Seattle Mayor Moves to Reject New Whole Foods Over Poor Pay

Emma Foehringer Merchant

Last week Seattle Mayor Mike McGinn announced his opposition to a proposed new Whole Foods Market in West Seattle, claiming the chain offers employees low wages and poor benefits. His opposition comes in the wake of a recent vote in Washington D.C. to pass fair-wage legislation despite threats from Wal-Mart—a potential sign that major cities may be willing to push big corporations to treat workers fairly, or at least hold them accountable if they don’t.    The Seattle store would be the city’s seventh Whole Foods. McGinn and a citizens’ group called “Getting It Right for West Seattle” oppose the development while the Seattle Chamber of Commerce has condemned the mayor's move and popular city radio host Dori Monson has taken up the case for the chain’s new store. Though Whole Foods claims it pays its 1,500 Seattle workers an average of $16.15 an hour, McGinn finds this claim dubious. And in a July 15 letter to the Seattle Department of Transportation (SDOT) the mayor asked SDOT to decline a request that the store be granted use of what is now a public alleyway, speaking out against the store’s policies. There are already seven large supermarkets within a mile and half of the site, at least six of which offer employer-paid, comprehensive affordable health benefits for full and part time employees and their families, as well as family-supporting wage scales. The mayor charges that Whole Foods’ benefits are difficult to qualify for and have high accompanying premiums. “What we see at Whole Foods is they are working to keep people below 30 hours a week so they don’t have to buy them health insurance.” A statement from the regional president of Whole Foods Joe Rogoff vehemently denies many of McGinn’s claims about the chain, saying that the store pays more than the union contract. But it’s no secret that Whole Foods is apparently “beyond unions”—handing out pamphlets of the name to fend off unionizing attempts. The chain, which is the nation’s second largest non-unionized food retailer, has responded to accusations that it is no better than Wal-Mart in terms of labor practices by claiming its motivation is beyond profit or personal gain. The city council has the final say on approving the project and plans to vote on Whole Foods’ request for the use of the public alleyway in the next month. It’s likely Seattleites will soon have another outpost to buy their bulk granola. Still, McGinn’s attempts—coupled with the recent D.C. decision—could be indicative of a growing trend of cities working to attract more fair and responsible businesses.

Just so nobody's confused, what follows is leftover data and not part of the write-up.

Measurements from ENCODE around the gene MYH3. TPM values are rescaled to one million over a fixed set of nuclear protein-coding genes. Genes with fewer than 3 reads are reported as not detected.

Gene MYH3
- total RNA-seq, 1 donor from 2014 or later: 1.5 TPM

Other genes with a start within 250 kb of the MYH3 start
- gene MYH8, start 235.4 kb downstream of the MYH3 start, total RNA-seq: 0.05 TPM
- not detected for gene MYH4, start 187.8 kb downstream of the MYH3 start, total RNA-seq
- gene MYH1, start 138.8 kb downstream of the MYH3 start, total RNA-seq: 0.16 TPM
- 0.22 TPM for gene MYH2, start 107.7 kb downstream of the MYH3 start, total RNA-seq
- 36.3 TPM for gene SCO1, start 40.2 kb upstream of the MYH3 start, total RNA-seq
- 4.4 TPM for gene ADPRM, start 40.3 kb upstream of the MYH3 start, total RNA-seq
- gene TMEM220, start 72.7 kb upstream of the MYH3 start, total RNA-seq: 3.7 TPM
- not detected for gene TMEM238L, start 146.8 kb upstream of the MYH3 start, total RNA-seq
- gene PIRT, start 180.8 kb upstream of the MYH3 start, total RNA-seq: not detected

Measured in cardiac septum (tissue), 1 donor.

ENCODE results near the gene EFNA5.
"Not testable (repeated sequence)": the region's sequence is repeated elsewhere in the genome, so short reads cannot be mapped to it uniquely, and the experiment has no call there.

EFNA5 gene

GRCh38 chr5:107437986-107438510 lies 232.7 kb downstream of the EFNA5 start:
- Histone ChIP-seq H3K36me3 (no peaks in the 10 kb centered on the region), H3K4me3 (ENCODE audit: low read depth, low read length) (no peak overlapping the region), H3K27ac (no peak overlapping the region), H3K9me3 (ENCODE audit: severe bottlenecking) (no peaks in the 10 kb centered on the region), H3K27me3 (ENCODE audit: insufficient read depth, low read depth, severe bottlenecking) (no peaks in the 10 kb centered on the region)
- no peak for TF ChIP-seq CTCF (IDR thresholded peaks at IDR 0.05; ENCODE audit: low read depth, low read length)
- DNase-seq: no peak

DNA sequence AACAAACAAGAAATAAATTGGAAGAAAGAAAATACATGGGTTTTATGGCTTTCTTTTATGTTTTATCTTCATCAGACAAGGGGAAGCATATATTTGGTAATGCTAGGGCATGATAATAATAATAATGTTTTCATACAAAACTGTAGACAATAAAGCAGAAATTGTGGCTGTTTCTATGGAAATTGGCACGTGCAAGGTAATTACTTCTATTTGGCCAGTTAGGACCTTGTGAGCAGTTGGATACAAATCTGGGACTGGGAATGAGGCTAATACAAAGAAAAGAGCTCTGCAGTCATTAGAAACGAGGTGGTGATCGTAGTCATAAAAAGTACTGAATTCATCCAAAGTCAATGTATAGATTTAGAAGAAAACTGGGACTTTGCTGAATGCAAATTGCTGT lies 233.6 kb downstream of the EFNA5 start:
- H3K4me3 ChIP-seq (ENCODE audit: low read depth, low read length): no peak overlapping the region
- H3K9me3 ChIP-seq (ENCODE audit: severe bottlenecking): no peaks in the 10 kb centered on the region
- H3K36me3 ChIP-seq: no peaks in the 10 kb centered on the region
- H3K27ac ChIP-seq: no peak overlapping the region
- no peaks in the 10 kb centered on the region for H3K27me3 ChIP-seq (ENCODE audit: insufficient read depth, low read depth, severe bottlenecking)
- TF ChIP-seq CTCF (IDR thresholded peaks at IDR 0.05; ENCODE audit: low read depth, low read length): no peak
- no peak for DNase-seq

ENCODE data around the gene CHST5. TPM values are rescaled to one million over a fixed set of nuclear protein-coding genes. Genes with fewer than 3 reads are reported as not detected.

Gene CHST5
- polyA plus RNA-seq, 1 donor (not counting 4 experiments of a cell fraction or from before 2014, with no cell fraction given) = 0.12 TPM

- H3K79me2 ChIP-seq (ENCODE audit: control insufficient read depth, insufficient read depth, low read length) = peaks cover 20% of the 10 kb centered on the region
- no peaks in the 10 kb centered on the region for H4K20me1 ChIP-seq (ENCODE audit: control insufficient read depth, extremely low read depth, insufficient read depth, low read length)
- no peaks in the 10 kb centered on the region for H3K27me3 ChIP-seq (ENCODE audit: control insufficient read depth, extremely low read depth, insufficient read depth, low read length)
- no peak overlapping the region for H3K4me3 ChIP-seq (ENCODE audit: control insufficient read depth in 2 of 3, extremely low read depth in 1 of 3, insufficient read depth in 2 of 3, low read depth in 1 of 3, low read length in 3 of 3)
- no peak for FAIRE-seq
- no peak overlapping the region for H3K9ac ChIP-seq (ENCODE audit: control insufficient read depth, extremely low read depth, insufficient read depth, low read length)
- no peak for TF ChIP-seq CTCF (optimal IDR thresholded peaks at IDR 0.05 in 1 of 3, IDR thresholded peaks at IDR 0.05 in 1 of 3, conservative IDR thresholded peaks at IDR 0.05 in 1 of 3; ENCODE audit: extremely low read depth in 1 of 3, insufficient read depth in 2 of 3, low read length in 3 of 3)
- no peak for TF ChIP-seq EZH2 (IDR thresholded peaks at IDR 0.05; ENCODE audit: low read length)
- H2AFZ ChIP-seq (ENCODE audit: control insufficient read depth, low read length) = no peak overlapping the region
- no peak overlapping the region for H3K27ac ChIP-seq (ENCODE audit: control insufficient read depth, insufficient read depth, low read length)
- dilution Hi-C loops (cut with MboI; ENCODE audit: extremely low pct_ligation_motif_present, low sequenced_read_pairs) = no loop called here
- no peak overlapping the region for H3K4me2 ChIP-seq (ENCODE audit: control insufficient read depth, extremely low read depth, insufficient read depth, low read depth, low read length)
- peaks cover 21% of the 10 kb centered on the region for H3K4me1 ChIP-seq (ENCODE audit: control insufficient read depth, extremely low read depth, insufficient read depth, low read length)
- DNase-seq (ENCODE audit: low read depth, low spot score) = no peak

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Emma Foehringer Merchant is a summer 2013 editorial intern.
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